Comic Fodder

Restoring Len Wein’s Collection

The weekly reviews were posted later than I would have preferred, but I have a good explanation: I was organizing my comic books. Okay, granted, normally that would not be enough of a reason, but hear me out. I was doing it to see if I could help out a comic book writer. Longtime veteran Len Wein had a fire consume major portions of his house on April 6, and the loss of comic art and comics themselves was devastating. Even trying to set aside the immense financial value that the original art held as a potential resource in tough times, the sentimental value which most (if not all) of it held for Len is huge. The Google Alerts news push I have set up brought Tom Mason’s article to my attention, which steered me to Mark Evanier's site, povonline, where he is spear-heading an effort to help restore Len's comic collection, one each of every comic book Len Wein has ever written and/or edited.

So I set aside the weekly reviews for a night and pulled out a half dozen long-boxes. Over the past 30 years, I have accumulated a bunch of duplicate comics. Some of them were purchased in bulk as part of collections where I only wanted a few select comics, but the owners wanted to get the whole collection off their hands. Three or four dozen are ones that I bought that I already had (despite my best attempts to keep track). Still others were given to me, because people know I like them, and the pack-rat inherited qualities from my parents forbid me from saying no or throwing them out. Under protestations of my girlfriend, who remarked that the dusty smell was causing her problems, I spread out all of the comics on the bedroom floor and sorted them alphabetically by publisher. I succeeded in compiling the Marvels by midnight, and then compared them to the list of still-needed comics for Len Wein. No matches there. The easy ones have already been spoken for!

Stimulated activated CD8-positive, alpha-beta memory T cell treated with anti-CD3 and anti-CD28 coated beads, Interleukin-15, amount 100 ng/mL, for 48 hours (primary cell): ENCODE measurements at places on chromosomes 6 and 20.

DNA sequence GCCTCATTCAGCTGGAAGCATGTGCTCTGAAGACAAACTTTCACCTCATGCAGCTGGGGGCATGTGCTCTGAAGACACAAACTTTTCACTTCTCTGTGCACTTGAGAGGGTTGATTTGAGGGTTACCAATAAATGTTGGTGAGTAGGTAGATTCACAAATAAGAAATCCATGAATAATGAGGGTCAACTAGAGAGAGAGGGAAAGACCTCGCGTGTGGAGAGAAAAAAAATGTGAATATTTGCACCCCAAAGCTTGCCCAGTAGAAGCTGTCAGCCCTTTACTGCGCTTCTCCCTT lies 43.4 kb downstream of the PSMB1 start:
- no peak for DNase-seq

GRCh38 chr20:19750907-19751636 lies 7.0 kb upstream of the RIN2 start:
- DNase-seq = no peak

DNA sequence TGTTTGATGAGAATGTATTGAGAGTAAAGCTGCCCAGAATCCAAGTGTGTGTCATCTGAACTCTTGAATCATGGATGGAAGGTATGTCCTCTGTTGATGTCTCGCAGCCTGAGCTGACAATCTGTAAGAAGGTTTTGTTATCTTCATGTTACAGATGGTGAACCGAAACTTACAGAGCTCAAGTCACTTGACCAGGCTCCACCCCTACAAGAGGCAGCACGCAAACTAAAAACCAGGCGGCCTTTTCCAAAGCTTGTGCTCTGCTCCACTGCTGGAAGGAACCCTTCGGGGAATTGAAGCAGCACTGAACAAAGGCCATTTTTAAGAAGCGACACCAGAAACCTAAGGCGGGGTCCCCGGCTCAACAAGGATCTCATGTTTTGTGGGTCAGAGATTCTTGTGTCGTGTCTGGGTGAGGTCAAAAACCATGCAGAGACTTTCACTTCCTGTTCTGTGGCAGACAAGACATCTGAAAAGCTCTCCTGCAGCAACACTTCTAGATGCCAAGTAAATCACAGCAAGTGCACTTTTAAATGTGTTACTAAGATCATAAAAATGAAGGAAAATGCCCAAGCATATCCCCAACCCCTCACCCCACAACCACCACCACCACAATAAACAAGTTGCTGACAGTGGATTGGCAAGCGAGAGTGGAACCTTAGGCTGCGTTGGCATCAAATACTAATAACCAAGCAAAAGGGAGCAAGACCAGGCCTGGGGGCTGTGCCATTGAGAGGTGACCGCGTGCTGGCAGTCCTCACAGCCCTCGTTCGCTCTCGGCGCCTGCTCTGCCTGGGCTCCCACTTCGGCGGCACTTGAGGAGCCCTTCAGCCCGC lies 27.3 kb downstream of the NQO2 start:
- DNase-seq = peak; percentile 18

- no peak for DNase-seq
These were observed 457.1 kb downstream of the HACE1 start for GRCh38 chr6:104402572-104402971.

Tonight, I sorted through the DCs and the independents. I've been meaning to put these in order for ages anyway, but it took a good cause for me to set aside the time to knuckle down and do it. I'm hoping to find one or two comics to contribute, but either way, the duplicates will be neat and orderly, and ready to go whenever I want to take a stab at unloading some of them, or just need to quickly locate a particular item. In the meantime, they go back in the corner, stacked on top of each other... to the protestations of my girlfriend, who thinks they should all go into one room. I love her, but she has definite plans for the future orientation and interior decorating of my house, I can tell. I can only ward her off for so long.

So please spread the word to your fellow fans, there is an emergency, and we need some superheroes to step up and deliver. The aim is to fill in every gap until the list is complete, and we can use this method as a way of thanking Len Wein for all of the enjoyment he has given us through the years with his great stories and characters. If we can't find all duplicates, maybe some people will just buy a piece from Ebay and send it in. It won't be possible to reconstruct all of the original art that has been lost, but if you just do what you can, this will be a good thing.

let's rebuild Len Wein's comic book collection project

Note: Len Wein is most known for co-creating DC's Swamp Thing, and later Marvel Comics' Wolverine, along with co-creating a bunch of new mutants to revamp the X-Men, little characters such as Storm, Colossus, Nightcrawler and Thunderbird. For those who went to see the recent Watchmen movie, Len was the editor of the original series when it first came out, and wrote the story for the video game. For those who went to see Batman: The Dark Knight, Len created Morgan Freeman's character, Lucius Fox. He's had a hand in writing and/or developing a lot of other stuff in pop culture, so even people who might not normally care might perk up if you find a linkage between something Len did and something they like. Check out his body of work and start asking questions, you might be surprised who feels moved to do something to contribute.


Tpull is Travis Pullen. He started reading comics at 5 years old, and he can't seem to stop.